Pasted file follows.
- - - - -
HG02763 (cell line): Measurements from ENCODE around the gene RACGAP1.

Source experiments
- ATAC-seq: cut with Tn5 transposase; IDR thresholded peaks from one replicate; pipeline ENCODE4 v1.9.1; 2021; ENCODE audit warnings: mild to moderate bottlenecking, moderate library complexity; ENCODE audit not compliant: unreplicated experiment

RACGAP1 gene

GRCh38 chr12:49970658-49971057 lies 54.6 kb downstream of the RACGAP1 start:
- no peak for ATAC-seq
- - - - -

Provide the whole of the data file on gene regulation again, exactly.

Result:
HG02763 (cell line): Measurements from ENCODE around the gene RACGAP1.

Source experiments
- ATAC-seq: cut with Tn5 transposase; IDR thresholded peaks from one replicate; pipeline ENCODE4 v1.9.1; 2021; ENCODE audit warnings: mild to moderate bottlenecking, moderate library complexity; ENCODE audit not compliant: unreplicated experiment

RACGAP1 gene

GRCh38 chr12:49970658-49971057 lies 54.6 kb downstream of the RACGAP1 start:
- no peak for ATAC-seq